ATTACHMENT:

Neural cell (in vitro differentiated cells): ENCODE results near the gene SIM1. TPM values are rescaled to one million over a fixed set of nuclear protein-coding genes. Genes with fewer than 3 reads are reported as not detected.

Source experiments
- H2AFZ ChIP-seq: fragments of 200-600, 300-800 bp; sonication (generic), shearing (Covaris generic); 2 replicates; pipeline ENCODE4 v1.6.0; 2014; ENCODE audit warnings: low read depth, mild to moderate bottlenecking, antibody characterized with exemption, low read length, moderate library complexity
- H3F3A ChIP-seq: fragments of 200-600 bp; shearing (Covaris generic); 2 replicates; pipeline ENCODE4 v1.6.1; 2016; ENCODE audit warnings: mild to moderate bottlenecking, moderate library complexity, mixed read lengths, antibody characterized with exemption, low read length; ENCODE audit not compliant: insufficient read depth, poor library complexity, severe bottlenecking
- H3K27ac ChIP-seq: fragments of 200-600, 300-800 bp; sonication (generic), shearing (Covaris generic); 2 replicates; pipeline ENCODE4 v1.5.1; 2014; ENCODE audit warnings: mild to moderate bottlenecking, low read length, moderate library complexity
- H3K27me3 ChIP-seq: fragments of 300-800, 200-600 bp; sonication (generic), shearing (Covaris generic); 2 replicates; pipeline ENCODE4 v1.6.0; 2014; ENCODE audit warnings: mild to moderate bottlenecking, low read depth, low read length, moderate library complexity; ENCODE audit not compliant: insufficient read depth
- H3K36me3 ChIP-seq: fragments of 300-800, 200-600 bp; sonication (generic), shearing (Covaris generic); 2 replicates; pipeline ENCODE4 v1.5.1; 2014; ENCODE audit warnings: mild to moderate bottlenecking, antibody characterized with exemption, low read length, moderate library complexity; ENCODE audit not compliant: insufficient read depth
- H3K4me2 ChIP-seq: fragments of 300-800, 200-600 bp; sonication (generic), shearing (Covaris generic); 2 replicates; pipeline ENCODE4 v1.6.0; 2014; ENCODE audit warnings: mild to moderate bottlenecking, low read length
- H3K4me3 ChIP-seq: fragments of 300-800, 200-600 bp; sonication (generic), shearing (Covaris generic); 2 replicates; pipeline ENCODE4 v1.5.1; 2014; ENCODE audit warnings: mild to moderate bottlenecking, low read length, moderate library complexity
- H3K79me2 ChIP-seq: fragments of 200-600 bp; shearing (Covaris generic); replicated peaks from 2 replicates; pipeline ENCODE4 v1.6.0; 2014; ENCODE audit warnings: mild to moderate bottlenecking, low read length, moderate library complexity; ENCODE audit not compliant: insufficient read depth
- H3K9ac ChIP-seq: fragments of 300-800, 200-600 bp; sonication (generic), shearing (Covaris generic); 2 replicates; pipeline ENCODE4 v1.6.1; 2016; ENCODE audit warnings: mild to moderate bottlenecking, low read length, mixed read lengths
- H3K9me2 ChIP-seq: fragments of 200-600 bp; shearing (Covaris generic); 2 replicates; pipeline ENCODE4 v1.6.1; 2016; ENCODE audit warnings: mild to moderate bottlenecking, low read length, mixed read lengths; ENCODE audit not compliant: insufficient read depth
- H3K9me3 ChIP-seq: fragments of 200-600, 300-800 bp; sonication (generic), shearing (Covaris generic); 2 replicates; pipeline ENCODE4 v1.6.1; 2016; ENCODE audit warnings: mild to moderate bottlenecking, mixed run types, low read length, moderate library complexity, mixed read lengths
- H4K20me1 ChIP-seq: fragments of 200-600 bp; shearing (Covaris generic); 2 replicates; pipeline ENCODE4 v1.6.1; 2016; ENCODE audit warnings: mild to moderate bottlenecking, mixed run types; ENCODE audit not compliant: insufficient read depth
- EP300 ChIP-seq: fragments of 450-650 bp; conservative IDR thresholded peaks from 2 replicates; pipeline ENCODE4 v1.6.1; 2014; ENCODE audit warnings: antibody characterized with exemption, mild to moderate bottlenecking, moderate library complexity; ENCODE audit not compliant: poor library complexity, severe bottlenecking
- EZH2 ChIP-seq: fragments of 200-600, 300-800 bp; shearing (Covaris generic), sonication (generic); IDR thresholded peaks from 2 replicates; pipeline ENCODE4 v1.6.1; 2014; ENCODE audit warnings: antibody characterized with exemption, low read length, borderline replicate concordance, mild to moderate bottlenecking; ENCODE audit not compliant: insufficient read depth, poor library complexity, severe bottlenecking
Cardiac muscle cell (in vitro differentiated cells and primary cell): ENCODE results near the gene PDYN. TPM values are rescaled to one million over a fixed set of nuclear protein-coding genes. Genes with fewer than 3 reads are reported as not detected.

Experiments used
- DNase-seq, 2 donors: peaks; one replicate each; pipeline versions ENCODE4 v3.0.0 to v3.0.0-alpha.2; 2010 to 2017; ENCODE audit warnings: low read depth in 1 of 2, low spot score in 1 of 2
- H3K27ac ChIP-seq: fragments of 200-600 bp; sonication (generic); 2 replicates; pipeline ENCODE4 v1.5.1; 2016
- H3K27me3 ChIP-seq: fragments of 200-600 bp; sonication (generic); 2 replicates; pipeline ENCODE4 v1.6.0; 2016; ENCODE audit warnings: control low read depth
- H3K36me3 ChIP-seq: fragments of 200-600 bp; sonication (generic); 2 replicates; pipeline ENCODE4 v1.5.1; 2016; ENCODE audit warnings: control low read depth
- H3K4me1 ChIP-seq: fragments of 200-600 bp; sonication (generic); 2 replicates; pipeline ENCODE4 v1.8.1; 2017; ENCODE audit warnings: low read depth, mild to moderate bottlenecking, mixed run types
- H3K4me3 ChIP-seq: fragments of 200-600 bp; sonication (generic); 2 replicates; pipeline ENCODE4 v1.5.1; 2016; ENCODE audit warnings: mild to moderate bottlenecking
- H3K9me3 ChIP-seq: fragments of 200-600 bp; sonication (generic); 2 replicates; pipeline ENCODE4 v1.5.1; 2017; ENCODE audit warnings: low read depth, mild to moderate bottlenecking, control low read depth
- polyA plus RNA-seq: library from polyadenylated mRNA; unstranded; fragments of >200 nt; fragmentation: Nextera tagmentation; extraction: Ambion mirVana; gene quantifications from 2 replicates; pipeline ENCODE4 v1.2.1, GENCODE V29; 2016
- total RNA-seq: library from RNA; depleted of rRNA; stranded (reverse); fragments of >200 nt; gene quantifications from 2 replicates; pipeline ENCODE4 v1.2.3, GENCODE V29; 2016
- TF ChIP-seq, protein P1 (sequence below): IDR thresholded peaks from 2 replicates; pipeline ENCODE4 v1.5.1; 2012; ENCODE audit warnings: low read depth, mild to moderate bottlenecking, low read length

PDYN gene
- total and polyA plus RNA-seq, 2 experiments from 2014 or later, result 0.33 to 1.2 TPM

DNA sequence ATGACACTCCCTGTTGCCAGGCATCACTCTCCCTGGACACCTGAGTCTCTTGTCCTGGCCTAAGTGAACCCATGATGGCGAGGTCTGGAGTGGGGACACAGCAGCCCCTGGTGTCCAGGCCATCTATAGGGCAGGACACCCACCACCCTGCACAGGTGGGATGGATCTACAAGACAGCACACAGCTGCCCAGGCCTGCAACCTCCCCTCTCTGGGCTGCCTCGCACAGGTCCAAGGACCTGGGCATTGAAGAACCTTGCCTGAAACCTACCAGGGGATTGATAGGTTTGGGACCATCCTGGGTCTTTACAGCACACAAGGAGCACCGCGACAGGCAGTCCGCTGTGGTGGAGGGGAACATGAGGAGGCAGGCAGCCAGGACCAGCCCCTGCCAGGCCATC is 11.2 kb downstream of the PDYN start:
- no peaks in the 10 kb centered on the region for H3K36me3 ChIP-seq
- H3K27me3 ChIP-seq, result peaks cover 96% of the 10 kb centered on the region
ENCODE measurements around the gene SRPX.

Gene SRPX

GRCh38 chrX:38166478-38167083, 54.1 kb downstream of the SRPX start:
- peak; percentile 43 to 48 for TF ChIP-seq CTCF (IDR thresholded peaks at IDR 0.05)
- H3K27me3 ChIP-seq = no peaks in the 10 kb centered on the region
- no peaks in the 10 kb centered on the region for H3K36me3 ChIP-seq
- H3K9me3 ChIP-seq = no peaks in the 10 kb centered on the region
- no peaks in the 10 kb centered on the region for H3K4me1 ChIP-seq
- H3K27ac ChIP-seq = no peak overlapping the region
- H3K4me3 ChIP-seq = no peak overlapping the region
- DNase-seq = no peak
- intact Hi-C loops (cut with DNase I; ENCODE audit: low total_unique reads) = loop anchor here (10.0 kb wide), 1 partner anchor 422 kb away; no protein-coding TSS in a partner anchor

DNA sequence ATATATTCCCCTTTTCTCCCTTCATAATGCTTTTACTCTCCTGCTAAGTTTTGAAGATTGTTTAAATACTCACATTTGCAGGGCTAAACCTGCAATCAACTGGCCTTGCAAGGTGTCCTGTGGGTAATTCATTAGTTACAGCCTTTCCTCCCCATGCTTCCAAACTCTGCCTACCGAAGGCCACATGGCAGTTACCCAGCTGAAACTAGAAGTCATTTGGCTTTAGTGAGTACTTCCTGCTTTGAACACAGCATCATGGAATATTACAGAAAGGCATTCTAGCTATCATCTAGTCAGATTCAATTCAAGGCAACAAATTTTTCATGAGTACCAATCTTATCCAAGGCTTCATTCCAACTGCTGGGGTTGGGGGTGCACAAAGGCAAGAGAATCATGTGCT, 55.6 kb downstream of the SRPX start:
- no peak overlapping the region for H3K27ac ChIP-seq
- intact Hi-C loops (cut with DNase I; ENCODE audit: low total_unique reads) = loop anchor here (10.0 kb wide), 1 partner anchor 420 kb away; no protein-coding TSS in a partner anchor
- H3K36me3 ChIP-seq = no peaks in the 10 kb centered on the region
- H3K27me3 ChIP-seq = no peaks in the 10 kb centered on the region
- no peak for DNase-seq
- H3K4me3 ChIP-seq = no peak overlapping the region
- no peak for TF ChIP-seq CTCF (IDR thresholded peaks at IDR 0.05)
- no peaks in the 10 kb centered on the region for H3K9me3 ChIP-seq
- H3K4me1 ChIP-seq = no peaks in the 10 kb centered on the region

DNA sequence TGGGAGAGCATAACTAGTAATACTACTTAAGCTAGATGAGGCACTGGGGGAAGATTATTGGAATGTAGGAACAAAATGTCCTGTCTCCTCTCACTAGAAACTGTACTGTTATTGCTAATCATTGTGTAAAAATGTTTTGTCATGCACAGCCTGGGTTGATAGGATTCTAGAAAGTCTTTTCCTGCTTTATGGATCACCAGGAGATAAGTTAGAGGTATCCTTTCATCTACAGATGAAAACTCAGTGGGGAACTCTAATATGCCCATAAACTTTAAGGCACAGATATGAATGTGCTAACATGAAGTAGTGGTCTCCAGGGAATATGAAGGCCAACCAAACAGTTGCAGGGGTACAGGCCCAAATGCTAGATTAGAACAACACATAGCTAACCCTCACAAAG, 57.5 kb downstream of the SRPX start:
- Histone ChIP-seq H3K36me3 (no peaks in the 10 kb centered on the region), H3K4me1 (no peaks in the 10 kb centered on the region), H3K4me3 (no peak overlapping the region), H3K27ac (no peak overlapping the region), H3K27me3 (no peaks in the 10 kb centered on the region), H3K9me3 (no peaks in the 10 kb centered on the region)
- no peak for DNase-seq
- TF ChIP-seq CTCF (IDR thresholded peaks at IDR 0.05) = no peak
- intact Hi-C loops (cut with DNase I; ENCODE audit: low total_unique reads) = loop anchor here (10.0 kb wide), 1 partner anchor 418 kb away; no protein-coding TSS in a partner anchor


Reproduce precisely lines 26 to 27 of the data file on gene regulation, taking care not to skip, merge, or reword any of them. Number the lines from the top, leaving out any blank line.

- polyA plus RNA-seq: library from polyadenylated mRNA; unstranded; fragments of >200 nt; fragmentation: Nextera tagmentation; extraction: Ambion mirVana; gene quantifications from 2 replicates; pipeline ENCODE4 v1.2.1, GENCODE V29; 2016
- total RNA-seq: library from RNA; depleted of rRNA; stranded (reverse); fragments of >200 nt; gene quantifications from 2 replicates; pipeline ENCODE4 v1.2.3, GENCODE V29; 2016